The largest rover ever launched to explore an alien planet is only one month away from landing on Mars.
NASA’s very large rover, Curiosity, is headed towards its scheduled late-night landing on Mars, which will be on Aug. 5 PDT (early Aug. 6 EDT).
“At 1 ton, Curiosity is the largest rover ever aimed at Mars. It will land in a completely new way, using a giant parachute and a rocket-powered sky crane. And it is carrying a sophisticated set of tools to find out if its Martian drop zone could once have been home for life.”
Of course, first, Curiosity has to reach Mars in one piece.
“I think people are kind of waiting,” Richard Cook, the rover’s deputy project manager, told SPACE.com. “It’s a little bit like waiting for a final. You’re patiently counting down the days.”
“NASA launched the $2.5 billion rover in November 2011 in a bid to explore Mars as never before. NASA’s Jet Propulsion Laboratory in Pasadena, Calif., is overseeing the mission.”
NASA’s rover, Curiosity, is a six-wheeled robot that’s the size of a small car. “As the centerpiece of NASA’s Mars Science Laboratory mission, it has a nuclear power source to keep it running for a full Martian year (about 23 Earth months) and 10 primary science instruments to study the Red Planet’s surface, atmosphere and past habitability.”
“It’s just more complicated in kind of every way” than previous Martian landers, Cook says. That includes the still active, solar-powered rover Opportunity.
“Curiosity will drop into the huge Gale crater, a 96-mile wide (154-kilometer) indentation with a central mountain rising 3 miles (5 km) into the Martian sky.”
“If all goes well, the rover’s entry capsule will plunge into the Martian atmosphere at 13,200 mph (21,243 kph), with a heat shield protecting it from the searing temperatures of entry. At 7 miles up (11 km), it will unfurl the largest parachute ever sent to another world (about 51 feet wide, or 16 meters) to start slowing down.”
“Only then, 12 seconds before touchdown, will the rover’s wheels pop into place so it can be lowered the rest of the way to the Gale crater floor. Once sensors show Curiosity is firmly on Mars, the rocket sky crane will sever its connecting cables and fly off to crash a safe distance away.”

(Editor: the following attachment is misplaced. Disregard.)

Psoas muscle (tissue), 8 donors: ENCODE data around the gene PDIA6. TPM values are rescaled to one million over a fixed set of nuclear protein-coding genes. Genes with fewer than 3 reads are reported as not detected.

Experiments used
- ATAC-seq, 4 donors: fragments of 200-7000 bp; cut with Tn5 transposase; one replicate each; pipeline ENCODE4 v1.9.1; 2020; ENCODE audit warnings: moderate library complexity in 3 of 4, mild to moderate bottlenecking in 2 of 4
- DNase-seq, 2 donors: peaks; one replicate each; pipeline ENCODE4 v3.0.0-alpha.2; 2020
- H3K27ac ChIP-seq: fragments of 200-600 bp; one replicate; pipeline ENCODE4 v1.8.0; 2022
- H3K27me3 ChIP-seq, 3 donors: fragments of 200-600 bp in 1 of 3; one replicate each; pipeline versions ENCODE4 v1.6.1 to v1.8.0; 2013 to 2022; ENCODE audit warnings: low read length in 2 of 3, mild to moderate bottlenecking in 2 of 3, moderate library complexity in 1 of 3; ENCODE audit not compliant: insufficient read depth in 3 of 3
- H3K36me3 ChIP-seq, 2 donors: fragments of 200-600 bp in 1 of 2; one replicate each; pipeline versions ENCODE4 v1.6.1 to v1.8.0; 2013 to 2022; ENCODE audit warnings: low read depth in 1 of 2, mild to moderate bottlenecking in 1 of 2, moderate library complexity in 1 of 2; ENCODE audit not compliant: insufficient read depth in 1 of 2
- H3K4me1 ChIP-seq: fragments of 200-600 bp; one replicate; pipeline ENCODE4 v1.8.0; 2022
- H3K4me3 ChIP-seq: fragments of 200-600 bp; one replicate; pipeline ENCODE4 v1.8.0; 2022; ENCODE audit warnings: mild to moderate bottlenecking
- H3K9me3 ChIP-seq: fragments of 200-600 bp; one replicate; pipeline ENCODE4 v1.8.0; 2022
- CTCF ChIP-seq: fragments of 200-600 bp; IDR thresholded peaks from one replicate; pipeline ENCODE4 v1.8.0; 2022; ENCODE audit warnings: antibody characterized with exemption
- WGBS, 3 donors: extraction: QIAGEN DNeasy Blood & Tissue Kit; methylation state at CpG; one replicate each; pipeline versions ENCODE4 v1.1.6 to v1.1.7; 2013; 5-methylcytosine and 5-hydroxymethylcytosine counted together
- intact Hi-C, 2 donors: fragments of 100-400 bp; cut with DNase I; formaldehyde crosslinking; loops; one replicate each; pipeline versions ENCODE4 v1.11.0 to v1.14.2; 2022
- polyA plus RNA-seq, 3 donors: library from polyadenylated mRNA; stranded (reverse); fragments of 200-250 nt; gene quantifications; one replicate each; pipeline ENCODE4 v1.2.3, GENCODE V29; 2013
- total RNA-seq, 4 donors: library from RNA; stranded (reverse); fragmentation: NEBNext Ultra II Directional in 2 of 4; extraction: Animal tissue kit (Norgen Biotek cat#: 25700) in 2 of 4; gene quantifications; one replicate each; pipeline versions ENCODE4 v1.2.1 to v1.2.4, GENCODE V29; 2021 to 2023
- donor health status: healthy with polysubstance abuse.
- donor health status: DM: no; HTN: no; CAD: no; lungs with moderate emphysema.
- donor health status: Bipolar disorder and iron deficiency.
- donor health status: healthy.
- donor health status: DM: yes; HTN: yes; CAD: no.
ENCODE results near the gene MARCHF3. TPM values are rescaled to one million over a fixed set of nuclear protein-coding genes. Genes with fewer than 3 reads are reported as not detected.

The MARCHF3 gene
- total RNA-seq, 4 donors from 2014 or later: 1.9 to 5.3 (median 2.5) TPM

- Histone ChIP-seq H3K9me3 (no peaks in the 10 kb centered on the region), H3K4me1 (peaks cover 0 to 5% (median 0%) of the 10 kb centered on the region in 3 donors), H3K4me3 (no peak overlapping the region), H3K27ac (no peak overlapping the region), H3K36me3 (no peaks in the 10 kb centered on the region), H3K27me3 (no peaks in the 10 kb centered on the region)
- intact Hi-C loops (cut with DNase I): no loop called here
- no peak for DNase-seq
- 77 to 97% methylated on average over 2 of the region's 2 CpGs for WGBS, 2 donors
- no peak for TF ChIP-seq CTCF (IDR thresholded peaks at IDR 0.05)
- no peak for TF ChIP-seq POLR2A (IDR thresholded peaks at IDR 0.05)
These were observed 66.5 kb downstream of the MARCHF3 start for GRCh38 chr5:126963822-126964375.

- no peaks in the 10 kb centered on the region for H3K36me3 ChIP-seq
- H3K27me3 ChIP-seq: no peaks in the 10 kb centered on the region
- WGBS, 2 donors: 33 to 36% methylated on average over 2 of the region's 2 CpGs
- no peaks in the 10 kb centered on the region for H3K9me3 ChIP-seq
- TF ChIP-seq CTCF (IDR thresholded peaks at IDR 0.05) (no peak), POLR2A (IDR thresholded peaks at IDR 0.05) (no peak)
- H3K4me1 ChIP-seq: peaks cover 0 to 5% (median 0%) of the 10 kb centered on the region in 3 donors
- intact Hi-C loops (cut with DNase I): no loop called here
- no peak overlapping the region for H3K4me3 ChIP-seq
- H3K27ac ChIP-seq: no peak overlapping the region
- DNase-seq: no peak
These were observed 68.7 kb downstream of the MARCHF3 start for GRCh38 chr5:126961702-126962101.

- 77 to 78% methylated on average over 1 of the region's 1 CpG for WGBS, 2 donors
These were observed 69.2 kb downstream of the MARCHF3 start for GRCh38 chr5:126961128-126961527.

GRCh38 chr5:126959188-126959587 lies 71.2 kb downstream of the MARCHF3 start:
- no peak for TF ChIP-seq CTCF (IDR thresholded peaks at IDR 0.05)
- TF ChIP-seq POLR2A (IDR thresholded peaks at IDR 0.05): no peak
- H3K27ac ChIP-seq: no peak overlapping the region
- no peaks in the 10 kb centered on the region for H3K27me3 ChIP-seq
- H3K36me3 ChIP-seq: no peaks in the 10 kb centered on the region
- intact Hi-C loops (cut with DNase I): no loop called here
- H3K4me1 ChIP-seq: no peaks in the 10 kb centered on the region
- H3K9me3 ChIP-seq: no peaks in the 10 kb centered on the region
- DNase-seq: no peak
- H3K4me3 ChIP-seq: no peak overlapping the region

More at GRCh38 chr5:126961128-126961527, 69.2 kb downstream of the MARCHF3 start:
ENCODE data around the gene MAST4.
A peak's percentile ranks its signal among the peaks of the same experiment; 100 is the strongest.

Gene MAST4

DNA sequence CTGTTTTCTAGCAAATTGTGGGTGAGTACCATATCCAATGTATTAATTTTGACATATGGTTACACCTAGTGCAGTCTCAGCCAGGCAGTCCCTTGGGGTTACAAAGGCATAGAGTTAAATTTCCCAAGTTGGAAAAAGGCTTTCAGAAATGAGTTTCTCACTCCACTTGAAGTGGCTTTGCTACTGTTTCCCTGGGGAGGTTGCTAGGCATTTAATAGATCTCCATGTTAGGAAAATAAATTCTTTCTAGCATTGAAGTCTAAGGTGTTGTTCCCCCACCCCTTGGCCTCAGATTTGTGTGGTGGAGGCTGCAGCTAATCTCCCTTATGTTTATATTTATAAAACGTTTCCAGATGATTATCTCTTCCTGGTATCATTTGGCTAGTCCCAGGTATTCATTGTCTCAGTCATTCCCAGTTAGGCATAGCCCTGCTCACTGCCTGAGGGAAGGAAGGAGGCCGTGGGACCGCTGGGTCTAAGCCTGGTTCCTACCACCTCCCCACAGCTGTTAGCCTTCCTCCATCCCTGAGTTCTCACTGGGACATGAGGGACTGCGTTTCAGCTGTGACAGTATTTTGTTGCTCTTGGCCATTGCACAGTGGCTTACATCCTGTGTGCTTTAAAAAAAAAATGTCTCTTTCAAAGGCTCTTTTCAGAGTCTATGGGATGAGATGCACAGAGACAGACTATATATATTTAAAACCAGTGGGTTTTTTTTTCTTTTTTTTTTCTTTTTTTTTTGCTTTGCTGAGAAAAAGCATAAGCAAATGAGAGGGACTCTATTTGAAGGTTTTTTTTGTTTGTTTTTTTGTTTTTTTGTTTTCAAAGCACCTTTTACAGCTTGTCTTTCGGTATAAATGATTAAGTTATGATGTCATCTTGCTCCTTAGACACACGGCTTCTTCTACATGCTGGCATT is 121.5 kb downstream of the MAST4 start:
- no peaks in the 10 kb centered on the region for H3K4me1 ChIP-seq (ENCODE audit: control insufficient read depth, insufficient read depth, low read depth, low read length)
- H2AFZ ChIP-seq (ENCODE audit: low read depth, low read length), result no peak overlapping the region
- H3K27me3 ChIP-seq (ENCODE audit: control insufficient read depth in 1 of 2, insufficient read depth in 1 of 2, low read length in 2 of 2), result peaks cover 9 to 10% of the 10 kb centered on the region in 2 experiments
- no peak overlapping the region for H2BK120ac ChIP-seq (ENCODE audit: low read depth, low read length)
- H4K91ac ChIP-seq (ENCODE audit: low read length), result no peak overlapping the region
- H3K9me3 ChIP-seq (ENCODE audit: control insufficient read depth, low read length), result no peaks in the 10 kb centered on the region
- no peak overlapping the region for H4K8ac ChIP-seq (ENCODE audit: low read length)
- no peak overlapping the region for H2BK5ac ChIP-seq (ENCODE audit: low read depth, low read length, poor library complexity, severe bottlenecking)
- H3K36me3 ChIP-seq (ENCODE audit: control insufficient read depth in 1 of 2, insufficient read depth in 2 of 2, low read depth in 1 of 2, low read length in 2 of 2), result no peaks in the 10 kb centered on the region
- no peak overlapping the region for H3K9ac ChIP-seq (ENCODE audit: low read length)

The whole landing procedure duration will be seven minutes long. As NASA calls it, “seven minutes of terror.”
Curiosity has been tested over and over, many times, to make sure everything is ready for its landing. The team is quoted as being “cautiously optimistic.”
“That’s not to say NASA’s Mars Science Laboratory team can only sit and hope for success. Mission planners have been steadily preparing for Curiosity’s novel landing and its first days on Mars.”
“Last week, mission managers ordered Curiosity’s cruise stage to fire its thrusters in a maneuver designed to fine-tune the rover’s approach to Gale crater. The maneuver shifts Curiosity’s entry point into the Mars atmosphere by 125 miles (200 km) and has moved the scheduled entry up by 70 seconds.”
“This puts us closer to our entry target, so if any further maneuvers are needed, I expect them to be small,” said Tomas Martin-Mur, Curiosity’s navigation team chief at JPL, in a June 26 statement.
“Next week Curiosity’s landing mission team will assemble at JPL for a weeklong simulation of the approach and landing. The simulation will last four days: the two days leading up to the mock Mars touchdown (which is set for late Thursday night) and the two that follow.”
“It is our big dress rehearsal,” Cook said. Most of the landing sequence for Curiosity is ultimately automated, so “the thing that we’re really testing here is really the people.”
Image Credits: NASA/JPL-Caltech